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September 15, 2021 07:46pm
By Jill Murphy, Associate Editor
New research from the University of Bath has led The National Health Service (NHS) to adjust their guidelines for giving intravenous (IV) injections in hospitals.
New research from the University of Bath has led The National Health Service (NHS) to adjust their guidelines for giving intravenous (IV) injections in hospitals, according to a press release from the university.
The study found that hospital nurses make fewer mistakes when administering medicines intravenously if they follow instructions written with nurses in mind. Using a process called user testing, researchers were able to identify where mistakes are being made and introduce changes, so the instructions were easier to use.
The current NHS guidelines on IV injections are written by pharmacists with little input from their primary audience of nurses. The instructions can be complicated and contribute to 30%-50% of IV doses being incorrect in some way, according to the press release.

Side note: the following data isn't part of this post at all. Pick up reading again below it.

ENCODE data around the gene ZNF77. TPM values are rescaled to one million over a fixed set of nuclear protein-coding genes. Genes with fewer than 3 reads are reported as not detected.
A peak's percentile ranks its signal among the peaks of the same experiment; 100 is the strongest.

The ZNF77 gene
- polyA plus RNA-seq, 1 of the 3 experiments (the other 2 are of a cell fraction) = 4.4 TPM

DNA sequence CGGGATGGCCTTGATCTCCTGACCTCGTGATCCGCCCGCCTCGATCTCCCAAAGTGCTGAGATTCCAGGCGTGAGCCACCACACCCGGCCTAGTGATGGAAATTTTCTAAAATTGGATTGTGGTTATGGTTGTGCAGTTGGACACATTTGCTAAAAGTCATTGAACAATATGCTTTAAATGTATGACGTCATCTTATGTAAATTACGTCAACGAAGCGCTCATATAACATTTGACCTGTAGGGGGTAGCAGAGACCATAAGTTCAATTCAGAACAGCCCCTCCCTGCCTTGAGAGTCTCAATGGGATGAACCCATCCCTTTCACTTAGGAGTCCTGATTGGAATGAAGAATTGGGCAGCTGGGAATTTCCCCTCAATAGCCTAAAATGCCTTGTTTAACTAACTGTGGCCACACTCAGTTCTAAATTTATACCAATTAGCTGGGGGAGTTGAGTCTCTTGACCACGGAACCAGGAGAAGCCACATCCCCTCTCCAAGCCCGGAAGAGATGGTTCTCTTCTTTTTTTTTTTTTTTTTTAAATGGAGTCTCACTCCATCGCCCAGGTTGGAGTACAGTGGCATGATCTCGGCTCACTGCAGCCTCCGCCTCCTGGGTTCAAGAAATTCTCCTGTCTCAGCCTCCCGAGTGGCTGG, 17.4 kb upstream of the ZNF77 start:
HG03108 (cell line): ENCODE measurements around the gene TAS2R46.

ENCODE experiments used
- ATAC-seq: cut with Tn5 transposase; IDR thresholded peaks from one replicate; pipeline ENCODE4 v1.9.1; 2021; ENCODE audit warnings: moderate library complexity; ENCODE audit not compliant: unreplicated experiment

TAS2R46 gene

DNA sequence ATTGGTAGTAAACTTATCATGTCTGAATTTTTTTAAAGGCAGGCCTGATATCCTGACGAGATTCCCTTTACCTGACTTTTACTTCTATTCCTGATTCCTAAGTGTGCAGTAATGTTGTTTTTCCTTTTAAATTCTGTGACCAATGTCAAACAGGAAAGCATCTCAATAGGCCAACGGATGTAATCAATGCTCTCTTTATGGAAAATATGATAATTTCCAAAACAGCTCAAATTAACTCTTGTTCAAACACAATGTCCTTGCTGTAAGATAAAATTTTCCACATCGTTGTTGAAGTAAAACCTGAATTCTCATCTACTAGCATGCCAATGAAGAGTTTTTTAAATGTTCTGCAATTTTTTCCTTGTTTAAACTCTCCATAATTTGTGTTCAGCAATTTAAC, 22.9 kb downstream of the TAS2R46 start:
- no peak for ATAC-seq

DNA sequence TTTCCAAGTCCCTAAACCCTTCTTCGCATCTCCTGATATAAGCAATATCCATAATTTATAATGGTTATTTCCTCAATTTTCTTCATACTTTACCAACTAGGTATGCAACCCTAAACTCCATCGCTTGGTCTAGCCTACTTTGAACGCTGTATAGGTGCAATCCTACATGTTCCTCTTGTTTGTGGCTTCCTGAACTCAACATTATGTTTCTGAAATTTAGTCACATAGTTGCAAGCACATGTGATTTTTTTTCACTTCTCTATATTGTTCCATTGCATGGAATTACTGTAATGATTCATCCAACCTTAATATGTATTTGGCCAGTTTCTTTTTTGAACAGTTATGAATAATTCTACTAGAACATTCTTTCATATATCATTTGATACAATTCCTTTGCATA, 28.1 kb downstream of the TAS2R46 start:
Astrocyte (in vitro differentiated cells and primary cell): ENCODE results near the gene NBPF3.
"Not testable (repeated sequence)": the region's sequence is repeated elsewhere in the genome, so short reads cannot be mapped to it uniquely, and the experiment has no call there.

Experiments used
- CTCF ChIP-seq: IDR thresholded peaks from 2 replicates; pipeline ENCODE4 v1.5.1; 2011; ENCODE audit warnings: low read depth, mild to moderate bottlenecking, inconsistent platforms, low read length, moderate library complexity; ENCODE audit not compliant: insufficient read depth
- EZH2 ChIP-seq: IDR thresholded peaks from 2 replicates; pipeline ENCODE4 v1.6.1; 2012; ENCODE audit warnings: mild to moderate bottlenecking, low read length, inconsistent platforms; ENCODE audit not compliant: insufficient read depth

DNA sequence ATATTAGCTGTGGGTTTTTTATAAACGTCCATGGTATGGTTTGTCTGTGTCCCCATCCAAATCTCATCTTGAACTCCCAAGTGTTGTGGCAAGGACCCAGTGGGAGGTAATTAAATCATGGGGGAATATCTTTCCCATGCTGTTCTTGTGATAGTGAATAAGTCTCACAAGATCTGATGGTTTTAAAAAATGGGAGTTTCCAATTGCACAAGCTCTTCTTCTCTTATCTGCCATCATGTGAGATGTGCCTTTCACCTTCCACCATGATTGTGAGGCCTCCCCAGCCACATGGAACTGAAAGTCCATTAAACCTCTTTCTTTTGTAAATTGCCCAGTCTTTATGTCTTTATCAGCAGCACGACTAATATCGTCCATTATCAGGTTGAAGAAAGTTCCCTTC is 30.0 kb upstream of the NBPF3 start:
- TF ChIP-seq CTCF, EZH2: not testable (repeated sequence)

Researcher Matthew Jones, MD, said the injection-related mistakes arise due to nurses struggling to find relevant, unambiguous information in the NHS guidelines.
“When nurses follow modified guidelines that present the same information in a more user-friendly way, nearly two and half times more doses are given without mistakes,” Jones said in a press release. “As a bonus, the injection procedure is also completed faster and nurses feel more confident about their decisions.”
Researchers collaborated with Luto Research to develop the study, which involved 273 nurses and midwives who regularly administer injections from 4 NHS hospitals. Participants were taken part way through a shift and asked to give an injection to a rubber dummy simulating a patient’s arm.
Half of the participants were given the current NHS guidelines and the other half were given the modified guidelines, as a researcher watched to identify guideline-related errors.
“The results make it clear that busy, stressed staff need information to be presented in a way that is easy to understand and quick to find,” said Jones in a press release. “User testing allowed us to identify where the information needed improving and how we could do that.”
The results of the study have started a review of how injection guidelines are produced for the NHS Injectable Medicines Guide, a website-based guide that provides information on the correct procedures for preparing and administering over 350 IV medicines in more than 120 hospitals.
Injections are two-and-a-half times safer when nurses use revamped guidelines. University of Bath. https://www.bath.ac.uk/announcements/injections-are-two-and-a-half-times-safer-when-nurses-use-revamped-guidelines/. Published July 6, 2020. Accessed July 7, 2020.